Recent discoveries of microtektite and related crystal bearing microspherule layers in deep-sea sediments of the west equatorial Pacific DSDP Sites 292, 315A and 462, off-shore New Jersey in Site 612 and in southern Spain have confirmed the presence of at least three microspherule layers in Late Eocene sediments. Moreover, these discoveries have extended the North American strewn field from the Caribbean and Gulf of Mexico region to the northwest Atlantic, and have established a third strewn field in western equatorial Pacific and Indian Ocean which may extend to the Mediterranean.
Stratigraphically the oldest microspherule layer occurs in the planktonic foraminifer Globigerapsis semiinvoluta Zone about 0.5 m.y. prior to the closely spaced crystal bearing microspherule layer and North American microtektite layer in the Globorotalia cerroazulensis Zone. Major element composition of the G. semiinvoluta Zone layer and the crystal bearing microspherule layer overlap, but there is a clear trend towards higher Al2O3 and FeO values in SiO2 equivalent microspherules of the latter layer. The G. semiinvoluta Zone microspherules also contain a higher percentage of non-crystalline spherules (microtektites) than the crystal bearing microspherule layer, but lower than the North American microtektite layer. Excess iridium due to an abrupt increase in supply is associated with the middle crystal bearing microspherule layer and to a lesser extent with the other two layers. But, Ir excess due to concentration as a result of carbonate loss was also observed at two sites (462, 612).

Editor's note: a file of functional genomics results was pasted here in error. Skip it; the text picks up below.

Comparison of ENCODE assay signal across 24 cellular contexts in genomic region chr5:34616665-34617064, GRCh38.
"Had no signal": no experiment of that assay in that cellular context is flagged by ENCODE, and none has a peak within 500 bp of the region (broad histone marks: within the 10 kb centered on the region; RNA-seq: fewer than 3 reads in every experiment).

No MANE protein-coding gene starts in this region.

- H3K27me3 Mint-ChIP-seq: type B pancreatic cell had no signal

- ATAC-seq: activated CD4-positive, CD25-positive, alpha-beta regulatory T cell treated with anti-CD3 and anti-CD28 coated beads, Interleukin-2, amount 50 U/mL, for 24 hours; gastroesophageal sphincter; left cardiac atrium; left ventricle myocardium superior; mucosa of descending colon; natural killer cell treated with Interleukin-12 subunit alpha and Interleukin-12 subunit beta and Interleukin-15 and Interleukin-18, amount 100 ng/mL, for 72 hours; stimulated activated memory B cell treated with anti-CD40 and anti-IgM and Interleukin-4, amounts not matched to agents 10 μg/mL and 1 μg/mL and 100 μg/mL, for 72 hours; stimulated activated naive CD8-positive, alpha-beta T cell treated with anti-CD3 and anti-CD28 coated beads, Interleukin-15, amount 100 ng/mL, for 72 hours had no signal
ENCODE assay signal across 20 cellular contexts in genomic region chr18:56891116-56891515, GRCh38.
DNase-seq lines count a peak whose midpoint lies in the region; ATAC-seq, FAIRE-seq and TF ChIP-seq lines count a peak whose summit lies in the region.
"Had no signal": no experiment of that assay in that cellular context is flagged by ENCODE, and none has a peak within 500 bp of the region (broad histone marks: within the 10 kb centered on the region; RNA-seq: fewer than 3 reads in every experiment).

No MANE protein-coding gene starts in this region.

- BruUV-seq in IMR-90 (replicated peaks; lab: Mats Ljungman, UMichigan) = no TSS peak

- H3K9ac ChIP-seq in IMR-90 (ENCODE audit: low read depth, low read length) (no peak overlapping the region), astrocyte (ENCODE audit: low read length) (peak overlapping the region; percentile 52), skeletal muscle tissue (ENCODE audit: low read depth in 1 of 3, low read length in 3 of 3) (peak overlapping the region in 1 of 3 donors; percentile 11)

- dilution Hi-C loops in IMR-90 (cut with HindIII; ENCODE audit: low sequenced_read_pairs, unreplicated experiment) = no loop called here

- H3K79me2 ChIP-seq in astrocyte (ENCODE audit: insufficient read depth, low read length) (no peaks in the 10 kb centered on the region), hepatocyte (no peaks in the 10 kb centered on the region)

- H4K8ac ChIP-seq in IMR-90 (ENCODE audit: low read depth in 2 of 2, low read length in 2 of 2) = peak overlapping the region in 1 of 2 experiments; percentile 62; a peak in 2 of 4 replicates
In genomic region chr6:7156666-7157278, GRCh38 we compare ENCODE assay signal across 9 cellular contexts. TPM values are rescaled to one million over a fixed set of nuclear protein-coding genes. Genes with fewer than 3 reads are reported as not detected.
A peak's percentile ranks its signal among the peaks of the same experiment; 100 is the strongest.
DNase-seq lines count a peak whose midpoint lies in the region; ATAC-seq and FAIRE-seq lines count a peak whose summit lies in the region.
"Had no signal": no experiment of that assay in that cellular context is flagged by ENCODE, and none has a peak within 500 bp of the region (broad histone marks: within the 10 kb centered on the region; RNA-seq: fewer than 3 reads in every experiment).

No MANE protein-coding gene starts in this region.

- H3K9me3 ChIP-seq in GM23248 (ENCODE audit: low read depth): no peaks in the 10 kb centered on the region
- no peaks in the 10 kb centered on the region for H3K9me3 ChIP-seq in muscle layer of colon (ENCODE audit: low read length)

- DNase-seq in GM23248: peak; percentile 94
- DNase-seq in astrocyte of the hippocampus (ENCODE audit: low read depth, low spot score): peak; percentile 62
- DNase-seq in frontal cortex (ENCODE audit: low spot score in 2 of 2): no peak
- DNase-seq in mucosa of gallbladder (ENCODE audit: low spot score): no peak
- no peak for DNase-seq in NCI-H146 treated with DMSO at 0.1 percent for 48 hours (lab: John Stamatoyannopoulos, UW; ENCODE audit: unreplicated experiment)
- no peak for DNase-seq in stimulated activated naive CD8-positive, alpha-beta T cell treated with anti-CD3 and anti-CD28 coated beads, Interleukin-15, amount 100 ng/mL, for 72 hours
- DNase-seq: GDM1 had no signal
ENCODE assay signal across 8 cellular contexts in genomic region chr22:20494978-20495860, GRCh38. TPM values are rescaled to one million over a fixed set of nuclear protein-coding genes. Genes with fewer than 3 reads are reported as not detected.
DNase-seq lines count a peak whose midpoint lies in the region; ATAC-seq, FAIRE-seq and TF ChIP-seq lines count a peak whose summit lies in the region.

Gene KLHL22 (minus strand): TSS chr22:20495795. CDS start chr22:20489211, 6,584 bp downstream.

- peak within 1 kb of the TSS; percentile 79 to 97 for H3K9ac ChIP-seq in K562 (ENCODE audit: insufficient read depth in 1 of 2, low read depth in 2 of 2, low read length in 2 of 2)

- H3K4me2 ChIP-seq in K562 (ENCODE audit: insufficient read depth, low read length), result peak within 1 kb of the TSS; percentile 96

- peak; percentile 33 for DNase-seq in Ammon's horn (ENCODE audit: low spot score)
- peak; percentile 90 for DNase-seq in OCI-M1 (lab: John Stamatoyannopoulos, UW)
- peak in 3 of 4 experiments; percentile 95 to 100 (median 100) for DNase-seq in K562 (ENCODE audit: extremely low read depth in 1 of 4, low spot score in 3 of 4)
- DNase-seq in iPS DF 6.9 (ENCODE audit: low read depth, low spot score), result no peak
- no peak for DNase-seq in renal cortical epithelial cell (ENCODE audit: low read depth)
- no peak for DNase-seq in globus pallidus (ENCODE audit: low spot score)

The three late Eocene microspherule layers do not precisely coincide with planktonic foraminiferal species extinctions, but a major faunal assemblage change is associated with the G. semiinvoluta Zone layer. Abundant pyrite is present in the North American microtektite layer of DSDP Site 612 suggesting reducing conditions possibly due to a sudden influx of biologic matter (dead bodies) to the ocean floor, and the crystal bearing microspherule layer coincides with five radiolarian extinctions. All three microspherule layers are associated with decreased carbonate possibly due to sudden productivity changes, increased dissolution as a result of sea-level and climate fluctuations, or the impact events.
|Title||Late Eocene impact microspherules: Stratigraphy, age and geochemistry|
|Authors||G. Keller, Steven L. D'Hondt, C. J. Orth, J. S. Gilmore, P. Q. Oliver, Eugene Merle Shoemaker, E. Molina|
|Publication Subtype||Journal Article|
|Record Source||USGS Publications Warehouse|